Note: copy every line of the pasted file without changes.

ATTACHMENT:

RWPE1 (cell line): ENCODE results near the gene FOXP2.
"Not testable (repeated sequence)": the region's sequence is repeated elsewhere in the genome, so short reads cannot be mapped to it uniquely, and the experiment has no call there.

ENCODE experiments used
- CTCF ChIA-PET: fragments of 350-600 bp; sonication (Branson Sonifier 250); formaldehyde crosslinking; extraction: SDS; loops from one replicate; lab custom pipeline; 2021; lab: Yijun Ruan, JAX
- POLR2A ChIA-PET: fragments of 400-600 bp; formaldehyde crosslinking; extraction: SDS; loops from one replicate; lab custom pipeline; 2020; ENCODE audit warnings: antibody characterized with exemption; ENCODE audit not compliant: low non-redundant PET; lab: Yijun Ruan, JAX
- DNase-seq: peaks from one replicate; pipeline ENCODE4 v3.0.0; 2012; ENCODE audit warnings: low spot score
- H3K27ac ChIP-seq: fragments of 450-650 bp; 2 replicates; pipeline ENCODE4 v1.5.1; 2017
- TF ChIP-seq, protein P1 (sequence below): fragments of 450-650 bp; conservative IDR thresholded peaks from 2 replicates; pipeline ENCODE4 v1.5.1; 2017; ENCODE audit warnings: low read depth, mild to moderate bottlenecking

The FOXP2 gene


RWPE1 (cell line): ENCODE results near the gene FOXP2.
"Not testable (repeated sequence)": the region's sequence is repeated elsewhere in the genome, so short reads cannot be mapped to it uniquely, and the experiment has no call there.

ENCODE experiments used
- CTCF ChIA-PET: fragments of 350-600 bp; sonication (Branson Sonifier 250); formaldehyde crosslinking; extraction: SDS; loops from one replicate; lab custom pipeline; 2021; lab: Yijun Ruan, JAX
- POLR2A ChIA-PET: fragments of 400-600 bp; formaldehyde crosslinking; extraction: SDS; loops from one replicate; lab custom pipeline; 2020; ENCODE audit warnings: antibody characterized with exemption; ENCODE audit not compliant: low non-redundant PET; lab: Yijun Ruan, JAX
- DNase-seq: peaks from one replicate; pipeline ENCODE4 v3.0.0; 2012; ENCODE audit warnings: low spot score
- H3K27ac ChIP-seq: fragments of 450-650 bp; 2 replicates; pipeline ENCODE4 v1.5.1; 2017
- TF ChIP-seq, protein P1 (sequence below): fragments of 450-650 bp; conservative IDR thresholded peaks from 2 replicates; pipeline ENCODE4 v1.5.1; 2017; ENCODE audit warnings: low read depth, mild to moderate bottlenecking

The FOXP2 gene